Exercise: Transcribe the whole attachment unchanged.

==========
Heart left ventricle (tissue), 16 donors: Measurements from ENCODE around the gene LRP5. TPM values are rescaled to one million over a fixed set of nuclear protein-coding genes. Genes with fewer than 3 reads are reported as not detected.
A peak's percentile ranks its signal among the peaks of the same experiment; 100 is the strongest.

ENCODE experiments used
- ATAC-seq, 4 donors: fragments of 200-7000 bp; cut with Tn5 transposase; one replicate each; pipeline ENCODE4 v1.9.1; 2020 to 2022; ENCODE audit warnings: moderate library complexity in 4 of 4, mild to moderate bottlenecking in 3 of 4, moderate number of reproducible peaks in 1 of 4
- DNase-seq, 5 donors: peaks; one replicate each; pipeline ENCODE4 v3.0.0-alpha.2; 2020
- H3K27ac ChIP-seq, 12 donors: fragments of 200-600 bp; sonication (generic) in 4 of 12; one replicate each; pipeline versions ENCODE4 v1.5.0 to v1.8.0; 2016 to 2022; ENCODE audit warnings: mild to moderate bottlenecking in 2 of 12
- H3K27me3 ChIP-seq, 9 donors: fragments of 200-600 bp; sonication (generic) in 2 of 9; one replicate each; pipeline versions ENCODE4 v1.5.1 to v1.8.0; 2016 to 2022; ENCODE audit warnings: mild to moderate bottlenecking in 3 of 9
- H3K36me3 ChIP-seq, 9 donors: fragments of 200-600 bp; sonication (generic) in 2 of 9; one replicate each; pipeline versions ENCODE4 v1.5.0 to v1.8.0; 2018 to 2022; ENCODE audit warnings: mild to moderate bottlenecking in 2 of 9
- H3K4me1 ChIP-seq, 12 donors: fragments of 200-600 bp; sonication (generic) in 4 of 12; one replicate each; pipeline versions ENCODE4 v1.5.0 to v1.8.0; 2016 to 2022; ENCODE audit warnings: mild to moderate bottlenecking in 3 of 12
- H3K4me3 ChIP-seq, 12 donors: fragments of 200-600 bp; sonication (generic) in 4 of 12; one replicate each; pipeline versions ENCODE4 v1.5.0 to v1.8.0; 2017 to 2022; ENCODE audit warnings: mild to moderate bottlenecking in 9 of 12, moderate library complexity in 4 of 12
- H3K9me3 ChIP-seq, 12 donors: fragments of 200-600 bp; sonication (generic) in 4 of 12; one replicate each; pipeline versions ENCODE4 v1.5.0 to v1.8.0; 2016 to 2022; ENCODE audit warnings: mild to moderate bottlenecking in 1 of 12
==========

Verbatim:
Heart left ventricle (tissue), 16 donors: Measurements from ENCODE around the gene LRP5. TPM values are rescaled to one million over a fixed set of nuclear protein-coding genes. Genes with fewer than 3 reads are reported as not detected.
A peak's percentile ranks its signal among the peaks of the same experiment; 100 is the strongest.

ENCODE experiments used
- ATAC-seq, 4 donors: fragments of 200-7000 bp; cut with Tn5 transposase; one replicate each; pipeline ENCODE4 v1.9.1; 2020 to 2022; ENCODE audit warnings: moderate library complexity in 4 of 4, mild to moderate bottlenecking in 3 of 4, moderate number of reproducible peaks in 1 of 4
- DNase-seq, 5 donors: peaks; one replicate each; pipeline ENCODE4 v3.0.0-alpha.2; 2020
- H3K27ac ChIP-seq, 12 donors: fragments of 200-600 bp; sonication (generic) in 4 of 12; one replicate each; pipeline versions ENCODE4 v1.5.0 to v1.8.0; 2016 to 2022; ENCODE audit warnings: mild to moderate bottlenecking in 2 of 12
- H3K27me3 ChIP-seq, 9 donors: fragments of 200-600 bp; sonication (generic) in 2 of 9; one replicate each; pipeline versions ENCODE4 v1.5.1 to v1.8.0; 2016 to 2022; ENCODE audit warnings: mild to moderate bottlenecking in 3 of 9
- H3K36me3 ChIP-seq, 9 donors: fragments of 200-600 bp; sonication (generic) in 2 of 9; one replicate each; pipeline versions ENCODE4 v1.5.0 to v1.8.0; 2018 to 2022; ENCODE audit warnings: mild to moderate bottlenecking in 2 of 9
- H3K4me1 ChIP-seq, 12 donors: fragments of 200-600 bp; sonication (generic) in 4 of 12; one replicate each; pipeline versions ENCODE4 v1.5.0 to v1.8.0; 2016 to 2022; ENCODE audit warnings: mild to moderate bottlenecking in 3 of 12
- H3K4me3 ChIP-seq, 12 donors: fragments of 200-600 bp; sonication (generic) in 4 of 12; one replicate each; pipeline versions ENCODE4 v1.5.0 to v1.8.0; 2017 to 2022; ENCODE audit warnings: mild to moderate bottlenecking in 9 of 12, moderate library complexity in 4 of 12
- H3K9me3 ChIP-seq, 12 donors: fragments of 200-600 bp; sonication (generic) in 4 of 12; one replicate each; pipeline versions ENCODE4 v1.5.0 to v1.8.0; 2016 to 2022; ENCODE audit warnings: mild to moderate bottlenecking in 1 of 12